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The Difference Between Self-Diagnosis And Self-Advocacy

Mental illness already has enough stigmas.

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The internet is a gold mine of easily accessible information and resources about previously “taboo” topics. This open access to new information is undoubtedly beneficial for our society as a whole, but it opens doors for many questions regarding what to do with that information. In regards to mental illness and other cognitive disorders, there is often debate about the validity of self-diagnosis.

In most discussions of self-diagnosis, the term “self-advocacy” makes an appearance. Self-advocacy involves educating yourself on your symptoms and behaviors in regards to your health. It involves meeting with a doctor and advocating for yourself during your healthcare. Self-diagnosis is simply going a step further from research and speculation towards labeling your behavior and experiences.

Frankly, speculating you have a disorder is essentially diagnosing yourself. We all self-diagnose at some point, from simple things like a cold; or more complex issues like realizing you may need therapy. Rarely does one go to a therapist without having a sense that something is wrong, and typically you realize you have the flu before visiting a doctor. Professional diagnosis simply confirms what you already know.

There is a difference between people who self-diagnose as a cop-out for their behavior and those who self-diagnose out of necessity. Within this debate of self-diagnosis verses self-advocacy, we are disregarding those who decide to say they have bipolar disorder in order to abuse their family or that they have anxiety to seem “quirky." Everyone agrees that their “diagnosis” is not valid, and their involvement in all this only further stigmatizes disorders in general. The general public tends to discriminate against illness and disability, and refuse to acknowledge their existence without “proof”; this “proof” coming from a professional diagnosis.

Self-advocacy does not take into account that you may not have a doctor to whom you can advocate. Those who have access to a doctor may experience issues due to their race, gender, social class, and financial standing. Even when seeking a diagnosis, some people are denied based on these setbacks. Doctors, unfortunately, are not perfect people, and some may be prejudiced and put their personal beliefs and biases before the health of their patient.

Children and teenagers may not be able to receive any sort of formal diagnosis due to unsupportive or abusive caregivers. Obvious signs of mental illness may not be taken seriously by parents and teachers due to widespread misconceptions about mental illness and other disorders. For example, boys are often ignored when signs of emotional disorders take place and are instead told to “man up”. Teenage girls may be told that “it’s just hormones” and often seen as “over exaggerating”; only to find out as an adult that they were denied an opportunity to receive help. This biased lack of diagnosis occurs in actual medical care, in instances like an appendix rupture being diagnosed as cramps.

Even without these roadblocks, some may find it unnecessary to receive a formal diagnosis. For example, if someone has ADHD but does not need accommodations, a formal diagnosis may not be necessary for that individual. Remember, medical choices like receiving a diagnosis are up to the personal discretion of the individual, but it does not make their disorder any less real.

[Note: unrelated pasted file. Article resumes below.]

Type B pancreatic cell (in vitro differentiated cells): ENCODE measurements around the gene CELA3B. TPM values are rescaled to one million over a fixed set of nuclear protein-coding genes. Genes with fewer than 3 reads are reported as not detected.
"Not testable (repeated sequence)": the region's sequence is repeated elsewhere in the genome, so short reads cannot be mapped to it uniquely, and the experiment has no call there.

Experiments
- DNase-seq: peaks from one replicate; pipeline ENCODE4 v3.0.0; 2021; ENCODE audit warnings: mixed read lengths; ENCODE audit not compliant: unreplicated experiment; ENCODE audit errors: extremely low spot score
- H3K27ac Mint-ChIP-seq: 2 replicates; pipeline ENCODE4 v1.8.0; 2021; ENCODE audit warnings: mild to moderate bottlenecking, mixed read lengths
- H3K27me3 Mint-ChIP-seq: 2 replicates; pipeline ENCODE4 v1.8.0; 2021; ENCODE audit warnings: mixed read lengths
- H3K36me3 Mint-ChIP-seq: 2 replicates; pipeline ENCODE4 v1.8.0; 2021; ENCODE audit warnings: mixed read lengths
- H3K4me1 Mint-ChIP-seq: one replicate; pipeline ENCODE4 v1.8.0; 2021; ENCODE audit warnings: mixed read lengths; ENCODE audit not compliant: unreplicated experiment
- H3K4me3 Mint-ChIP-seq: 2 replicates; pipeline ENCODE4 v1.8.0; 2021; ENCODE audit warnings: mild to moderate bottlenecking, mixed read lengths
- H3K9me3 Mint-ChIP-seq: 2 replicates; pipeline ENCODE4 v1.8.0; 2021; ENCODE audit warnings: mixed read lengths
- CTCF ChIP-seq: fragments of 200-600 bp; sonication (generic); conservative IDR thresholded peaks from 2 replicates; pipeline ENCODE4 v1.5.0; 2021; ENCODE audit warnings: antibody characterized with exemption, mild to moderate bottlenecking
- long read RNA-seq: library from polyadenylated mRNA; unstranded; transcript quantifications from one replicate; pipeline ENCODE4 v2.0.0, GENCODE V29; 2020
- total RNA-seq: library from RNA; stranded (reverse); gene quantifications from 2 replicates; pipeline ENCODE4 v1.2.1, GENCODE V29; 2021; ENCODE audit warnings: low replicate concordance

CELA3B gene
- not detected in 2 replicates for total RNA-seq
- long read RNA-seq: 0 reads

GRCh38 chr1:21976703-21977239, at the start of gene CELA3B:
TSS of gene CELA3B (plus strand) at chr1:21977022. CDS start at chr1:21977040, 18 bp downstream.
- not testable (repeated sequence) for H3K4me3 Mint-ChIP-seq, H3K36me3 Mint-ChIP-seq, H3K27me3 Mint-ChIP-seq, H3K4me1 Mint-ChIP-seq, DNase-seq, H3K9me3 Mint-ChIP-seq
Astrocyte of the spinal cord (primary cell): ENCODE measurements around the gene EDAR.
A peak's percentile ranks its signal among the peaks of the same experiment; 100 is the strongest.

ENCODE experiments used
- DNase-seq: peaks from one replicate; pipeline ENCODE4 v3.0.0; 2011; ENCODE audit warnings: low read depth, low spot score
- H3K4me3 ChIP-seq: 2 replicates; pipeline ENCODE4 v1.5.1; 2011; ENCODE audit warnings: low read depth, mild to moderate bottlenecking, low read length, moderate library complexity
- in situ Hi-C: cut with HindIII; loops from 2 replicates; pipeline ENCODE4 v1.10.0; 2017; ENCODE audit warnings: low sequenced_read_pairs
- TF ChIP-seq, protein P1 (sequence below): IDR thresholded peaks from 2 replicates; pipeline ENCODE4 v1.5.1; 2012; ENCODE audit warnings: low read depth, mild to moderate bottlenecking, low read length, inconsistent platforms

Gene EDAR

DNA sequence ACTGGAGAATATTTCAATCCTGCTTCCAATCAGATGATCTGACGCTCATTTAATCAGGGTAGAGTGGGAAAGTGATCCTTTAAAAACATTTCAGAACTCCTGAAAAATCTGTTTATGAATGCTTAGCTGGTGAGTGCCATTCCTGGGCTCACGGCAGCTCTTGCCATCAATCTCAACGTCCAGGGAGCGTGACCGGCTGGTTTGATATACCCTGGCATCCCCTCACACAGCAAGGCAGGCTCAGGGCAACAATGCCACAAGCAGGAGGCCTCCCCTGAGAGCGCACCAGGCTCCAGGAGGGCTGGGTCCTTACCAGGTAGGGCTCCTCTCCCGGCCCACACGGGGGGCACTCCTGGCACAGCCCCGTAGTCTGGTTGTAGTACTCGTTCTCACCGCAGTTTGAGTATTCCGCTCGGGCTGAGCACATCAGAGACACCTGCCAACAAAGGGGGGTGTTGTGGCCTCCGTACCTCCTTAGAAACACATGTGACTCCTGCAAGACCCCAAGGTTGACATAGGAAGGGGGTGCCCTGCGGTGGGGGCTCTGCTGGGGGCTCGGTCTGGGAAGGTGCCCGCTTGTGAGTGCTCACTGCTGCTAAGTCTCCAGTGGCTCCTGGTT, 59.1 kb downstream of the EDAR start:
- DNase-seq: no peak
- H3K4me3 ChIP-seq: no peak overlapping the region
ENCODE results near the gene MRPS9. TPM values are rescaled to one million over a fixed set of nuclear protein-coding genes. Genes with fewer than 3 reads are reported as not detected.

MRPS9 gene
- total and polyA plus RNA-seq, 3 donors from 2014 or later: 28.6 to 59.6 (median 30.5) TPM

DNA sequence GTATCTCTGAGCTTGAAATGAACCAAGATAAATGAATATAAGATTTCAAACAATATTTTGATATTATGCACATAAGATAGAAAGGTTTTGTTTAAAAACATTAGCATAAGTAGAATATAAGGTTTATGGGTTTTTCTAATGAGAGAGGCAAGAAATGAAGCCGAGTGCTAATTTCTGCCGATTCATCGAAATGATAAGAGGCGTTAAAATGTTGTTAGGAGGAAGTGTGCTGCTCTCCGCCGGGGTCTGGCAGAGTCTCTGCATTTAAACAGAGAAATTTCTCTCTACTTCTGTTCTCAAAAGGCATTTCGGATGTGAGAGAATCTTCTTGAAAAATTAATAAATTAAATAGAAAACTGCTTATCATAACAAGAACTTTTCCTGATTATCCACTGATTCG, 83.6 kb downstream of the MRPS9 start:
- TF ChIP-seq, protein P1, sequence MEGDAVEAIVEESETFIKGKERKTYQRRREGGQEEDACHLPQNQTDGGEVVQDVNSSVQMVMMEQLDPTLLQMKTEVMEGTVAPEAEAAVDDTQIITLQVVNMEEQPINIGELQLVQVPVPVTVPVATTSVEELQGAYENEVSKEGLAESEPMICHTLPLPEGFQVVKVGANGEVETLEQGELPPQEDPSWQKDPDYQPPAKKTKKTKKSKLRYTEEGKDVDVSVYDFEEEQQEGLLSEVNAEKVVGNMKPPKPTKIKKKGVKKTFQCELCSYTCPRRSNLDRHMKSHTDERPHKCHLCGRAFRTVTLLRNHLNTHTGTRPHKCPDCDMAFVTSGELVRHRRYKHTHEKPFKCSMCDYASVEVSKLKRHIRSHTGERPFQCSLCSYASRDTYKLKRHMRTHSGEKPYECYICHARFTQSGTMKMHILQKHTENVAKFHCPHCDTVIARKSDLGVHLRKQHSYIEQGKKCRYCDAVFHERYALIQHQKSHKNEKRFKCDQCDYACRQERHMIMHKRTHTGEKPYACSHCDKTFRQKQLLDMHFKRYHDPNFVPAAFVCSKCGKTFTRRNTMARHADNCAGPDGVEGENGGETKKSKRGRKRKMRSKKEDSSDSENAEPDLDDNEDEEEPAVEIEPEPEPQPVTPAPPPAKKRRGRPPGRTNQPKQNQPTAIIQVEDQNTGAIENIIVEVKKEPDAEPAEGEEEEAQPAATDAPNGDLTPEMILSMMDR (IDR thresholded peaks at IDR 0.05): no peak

Educated self-diagnosis does not hurt anyone. Doctors with the best intentions can misdiagnose in the same way a self-diagnosed person could. The act of diagnosing oneself can potentially become a problem when people seek out treatment, but that is not why most self-diagnose. In order to receive drugs or therapy, someone who self-diagnosed would need a professional diagnosis to receive that treatment. This leads to the question: Why would someone self-diagnose if they cannot access treatment?

Living with a disorder does in fact exist outside of the medical context. Disorders do not become real only when diagnosed by a professional. Those without access to a diagnosis still have the disorder, and a self-diagnosis can help them cope. A diagnosis is simply an explanation for why you are who you are. Labeling yourself with a disorder or illness can help you understand your actions and feelings and learn to cope with your disorder. It enables you to find a community of people who understand and support you. Self-diagnosis leads to you making sense of yourself.

Many people may not understand how diagnosis actually occurs in a professional setting. Mostly, you fill out a checklist or questionnaire. They often simply describe symptoms and ask if you relate. All of these resources can be found online, the only difference being the hefty bill you receive at the doctors. While they do have valuable expertise and training, medical professionals are not magic genies who know everything about everyone’s mental state.

Self-diagnosis in no way is meant to undermine professional diagnosis, and self-advocacy is definitely something everyone should engage in while receiving healthcare. Insisting on a professional diagnosis from people who have mental illness or other disorders, however, disregards the challenges that those people face in receiving said diagnosis. Those who make an educated, truthful self-diagnosis are no less than one who received a professional one. Implying so puts even more pressure on those who need and deserve our support, rather than our judgement.

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